Mitch Daniels talks about institutions a lot, but he’s also taken a vow that backs up his belief in their importance: He refuses to directly talk about politics.
Daniels, president of Purdue University since 2013, was the Republican governor of Indiana for two terms and came very close to running for president in 2012. Many Republicans at the time thought he was their best possible candidate.
There are plenty of opportunities for Daniels to weigh in on national politics. The man who followed him into the Indiana governorship, Mike Pence, is now vice president of the United States, ironic given that many Hoosiers, such as Indianapolis Star columnist Matthew Tully, view Daniels as “a big-ideas conservative leader who kept his focus on the issues most important to Indiana.”
But Daniels said he has not commented on politics since 2013 because he is an “employee of a large public university.”
“I don’t think it’s appropriate. We don’t take stances as a university,” Daniels said on the latest episode of “The Long Game,” a Yahoo News podcast.
Daniels’s approach seems inspired by the late political scientist Hugh Heclo, who encouraged individuals to approach choices not with “How can I get what I want?” but with “the duty-laden question that asks, ‘What expectations and conduct are appropriate to my position and the choices I might make?’”
Or, as Supreme Court Justice Stephen Breyer said recently, “Not everything that is thought has to be said.”
Daniels was nonetheless quoted talking about politics recently by Bloomberg’s Al Hunt, saying he feels politically “homeless.” But in his “Long Game” interview, Daniels pivoted, saying that he was merely describing to Hunt how some Republicans feel.
“I chalk that up to carelessness on my part. I did not mean to make any personal statement, which I’ve been studious about not doing now for six years,” Daniels said.
He did make a subtle criticism of the Republican Party when he noted that in American politics “we shouldn’t let skepticism about, let’s say, big government turn into contempt for all government.”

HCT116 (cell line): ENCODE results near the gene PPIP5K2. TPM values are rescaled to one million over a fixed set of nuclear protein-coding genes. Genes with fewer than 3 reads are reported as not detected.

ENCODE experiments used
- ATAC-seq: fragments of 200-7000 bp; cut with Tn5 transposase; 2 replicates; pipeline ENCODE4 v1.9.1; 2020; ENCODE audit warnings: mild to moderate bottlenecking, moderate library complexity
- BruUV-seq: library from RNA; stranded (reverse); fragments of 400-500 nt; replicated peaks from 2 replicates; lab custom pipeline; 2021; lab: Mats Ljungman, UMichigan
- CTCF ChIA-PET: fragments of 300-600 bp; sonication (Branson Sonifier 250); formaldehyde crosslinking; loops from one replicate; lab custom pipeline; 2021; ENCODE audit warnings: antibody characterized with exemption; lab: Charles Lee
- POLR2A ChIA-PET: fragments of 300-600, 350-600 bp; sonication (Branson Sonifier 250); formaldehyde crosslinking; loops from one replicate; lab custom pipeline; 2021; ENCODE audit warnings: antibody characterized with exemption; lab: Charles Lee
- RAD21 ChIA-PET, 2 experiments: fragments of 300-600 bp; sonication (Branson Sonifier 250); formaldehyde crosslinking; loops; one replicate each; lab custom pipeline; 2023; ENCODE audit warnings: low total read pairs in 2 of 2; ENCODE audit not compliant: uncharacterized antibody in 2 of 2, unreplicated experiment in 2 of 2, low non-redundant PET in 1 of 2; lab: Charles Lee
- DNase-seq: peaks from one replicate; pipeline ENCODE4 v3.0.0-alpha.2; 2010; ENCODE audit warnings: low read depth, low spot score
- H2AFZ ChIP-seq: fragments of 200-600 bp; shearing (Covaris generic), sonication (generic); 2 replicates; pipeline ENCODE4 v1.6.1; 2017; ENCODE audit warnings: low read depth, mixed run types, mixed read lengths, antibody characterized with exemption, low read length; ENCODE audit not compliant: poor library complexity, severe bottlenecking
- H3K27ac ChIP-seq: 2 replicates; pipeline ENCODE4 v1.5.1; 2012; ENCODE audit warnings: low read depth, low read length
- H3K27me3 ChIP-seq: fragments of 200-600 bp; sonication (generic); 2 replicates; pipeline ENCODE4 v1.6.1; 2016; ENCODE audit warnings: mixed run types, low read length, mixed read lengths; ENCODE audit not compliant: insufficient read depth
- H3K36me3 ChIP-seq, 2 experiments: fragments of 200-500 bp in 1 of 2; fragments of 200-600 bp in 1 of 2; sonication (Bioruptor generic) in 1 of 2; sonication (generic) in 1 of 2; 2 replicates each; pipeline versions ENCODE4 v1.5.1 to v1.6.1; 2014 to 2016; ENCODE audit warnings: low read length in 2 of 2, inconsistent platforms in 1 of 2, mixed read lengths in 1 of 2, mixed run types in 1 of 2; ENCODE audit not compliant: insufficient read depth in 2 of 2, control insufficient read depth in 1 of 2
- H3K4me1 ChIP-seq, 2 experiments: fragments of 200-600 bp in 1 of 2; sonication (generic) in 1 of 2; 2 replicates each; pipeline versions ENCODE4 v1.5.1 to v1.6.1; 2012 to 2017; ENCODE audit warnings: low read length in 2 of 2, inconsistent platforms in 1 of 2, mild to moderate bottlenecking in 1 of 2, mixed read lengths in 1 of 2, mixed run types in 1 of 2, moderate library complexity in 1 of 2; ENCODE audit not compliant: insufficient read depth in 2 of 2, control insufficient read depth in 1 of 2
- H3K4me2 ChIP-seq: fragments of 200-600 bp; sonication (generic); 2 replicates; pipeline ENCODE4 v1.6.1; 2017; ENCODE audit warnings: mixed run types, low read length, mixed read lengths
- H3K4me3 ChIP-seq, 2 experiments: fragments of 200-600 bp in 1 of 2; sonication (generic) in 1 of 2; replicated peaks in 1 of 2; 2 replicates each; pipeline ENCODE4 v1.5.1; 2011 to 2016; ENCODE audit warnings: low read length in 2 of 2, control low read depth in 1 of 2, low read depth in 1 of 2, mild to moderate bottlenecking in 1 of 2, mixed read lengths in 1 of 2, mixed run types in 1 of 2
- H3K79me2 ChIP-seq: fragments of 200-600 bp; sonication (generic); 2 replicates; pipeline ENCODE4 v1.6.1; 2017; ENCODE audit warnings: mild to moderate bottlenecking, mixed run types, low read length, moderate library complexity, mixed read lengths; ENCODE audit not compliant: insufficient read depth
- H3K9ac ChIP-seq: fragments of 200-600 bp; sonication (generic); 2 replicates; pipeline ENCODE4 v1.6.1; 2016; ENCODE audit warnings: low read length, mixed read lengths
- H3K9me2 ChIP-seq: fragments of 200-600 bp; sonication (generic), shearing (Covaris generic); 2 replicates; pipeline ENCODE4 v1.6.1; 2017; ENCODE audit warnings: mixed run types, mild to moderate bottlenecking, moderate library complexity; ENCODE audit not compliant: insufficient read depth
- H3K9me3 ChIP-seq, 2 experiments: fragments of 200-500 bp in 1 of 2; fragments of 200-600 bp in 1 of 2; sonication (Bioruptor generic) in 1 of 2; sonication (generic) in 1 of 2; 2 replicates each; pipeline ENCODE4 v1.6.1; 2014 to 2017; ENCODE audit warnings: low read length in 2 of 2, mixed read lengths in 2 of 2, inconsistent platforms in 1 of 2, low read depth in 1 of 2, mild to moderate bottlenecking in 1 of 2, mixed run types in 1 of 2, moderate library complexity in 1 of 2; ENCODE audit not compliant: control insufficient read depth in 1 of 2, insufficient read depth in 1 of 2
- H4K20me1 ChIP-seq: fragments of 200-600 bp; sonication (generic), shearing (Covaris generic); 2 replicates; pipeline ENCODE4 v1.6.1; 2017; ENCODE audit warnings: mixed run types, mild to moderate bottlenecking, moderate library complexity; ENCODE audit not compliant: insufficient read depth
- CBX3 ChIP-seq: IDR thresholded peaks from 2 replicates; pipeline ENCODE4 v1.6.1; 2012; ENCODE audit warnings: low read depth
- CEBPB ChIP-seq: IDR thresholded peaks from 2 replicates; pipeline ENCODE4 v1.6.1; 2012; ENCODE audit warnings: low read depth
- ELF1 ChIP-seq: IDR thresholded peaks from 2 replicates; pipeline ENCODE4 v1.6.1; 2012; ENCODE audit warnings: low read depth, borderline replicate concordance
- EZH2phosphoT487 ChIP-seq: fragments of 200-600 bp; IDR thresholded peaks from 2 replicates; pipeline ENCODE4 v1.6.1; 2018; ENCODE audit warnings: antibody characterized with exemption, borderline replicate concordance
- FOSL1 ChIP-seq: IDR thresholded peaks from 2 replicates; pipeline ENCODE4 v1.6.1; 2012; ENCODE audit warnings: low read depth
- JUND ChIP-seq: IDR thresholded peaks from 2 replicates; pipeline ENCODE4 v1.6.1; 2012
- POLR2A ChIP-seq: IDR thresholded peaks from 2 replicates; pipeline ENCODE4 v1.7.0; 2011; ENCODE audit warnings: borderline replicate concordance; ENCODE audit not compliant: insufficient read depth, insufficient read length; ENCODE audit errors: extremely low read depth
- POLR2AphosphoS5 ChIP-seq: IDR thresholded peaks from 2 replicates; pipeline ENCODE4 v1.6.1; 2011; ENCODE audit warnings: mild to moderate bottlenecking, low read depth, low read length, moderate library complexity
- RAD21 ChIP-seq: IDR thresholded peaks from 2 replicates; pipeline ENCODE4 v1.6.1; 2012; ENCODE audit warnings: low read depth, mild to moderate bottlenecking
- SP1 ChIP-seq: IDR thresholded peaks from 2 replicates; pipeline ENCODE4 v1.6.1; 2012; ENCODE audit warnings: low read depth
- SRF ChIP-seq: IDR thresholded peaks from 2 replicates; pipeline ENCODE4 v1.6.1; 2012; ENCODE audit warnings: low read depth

That was part of Daniels’s broader critique of a “troubling … ignorance of our institutions: where they came from, why they’re important, how they’re supposed to operate” and “a willingness to demand results whether or not they came through legitimate processes.”
Daniels focused his recent commencement address to the Purdue graduating class on the perils of tribalism, and he exhorted the students to “live your personal and vocational lives without becoming trapped in any echo chamber, drifting into any tribe, to not merely sympathize but to actively empathize with your fellow citizens and the values they hold dear.”
On “The Long Game,” Daniels explained why he told the students that “tribes always gravitate toward tyrants.”
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“Essentially every tribe winds up with a usually charismatic leader or leader by brute force,” he said. “As groups become more and more closed off, they tend to become more monolithic in their thinking and more I guess suspicious of others and receptive to the leadership of the strongest, who [is] most likely to protect them or lead to their domination.”
Healthy institutions, Daniels said, are vital to preventing political violence between those who have disagreements. But he also rejected the notion that those who call for trust in the democratic process and for patience in enacting change are telling the least powerful that their concerns are not worthy.
“Our institutions are more important for the protection of those who are the yet-to-haves in society and those who are not in the most successful situations,” Daniels said. “Free speech, for instance, has always protected the minority and the outsiders. That’s who it’s for. And the powerful … are the ones who can force their way or buy their way, bully their way around institutions. The institutions that are properly built and properly operated are there for the equal protection of all.”
Daniels also said he does not regret declining to run for president in 2012. “I don’t know what good that would [have done],” he said.
Many Republicans urged Daniels to run, but he and his wife, Cheri, did not want to go through the painful process of revisiting their past marital problems, which included divorce and Cheri’s marriage to another man, but ended with Mitch and Cheri reuniting and marrying a second time. They have four daughters together.
Rejecting a presidential campaign “was the right decision for our family, and the five women in the family have always been happy about it, and that’s reason enough for me to be.”
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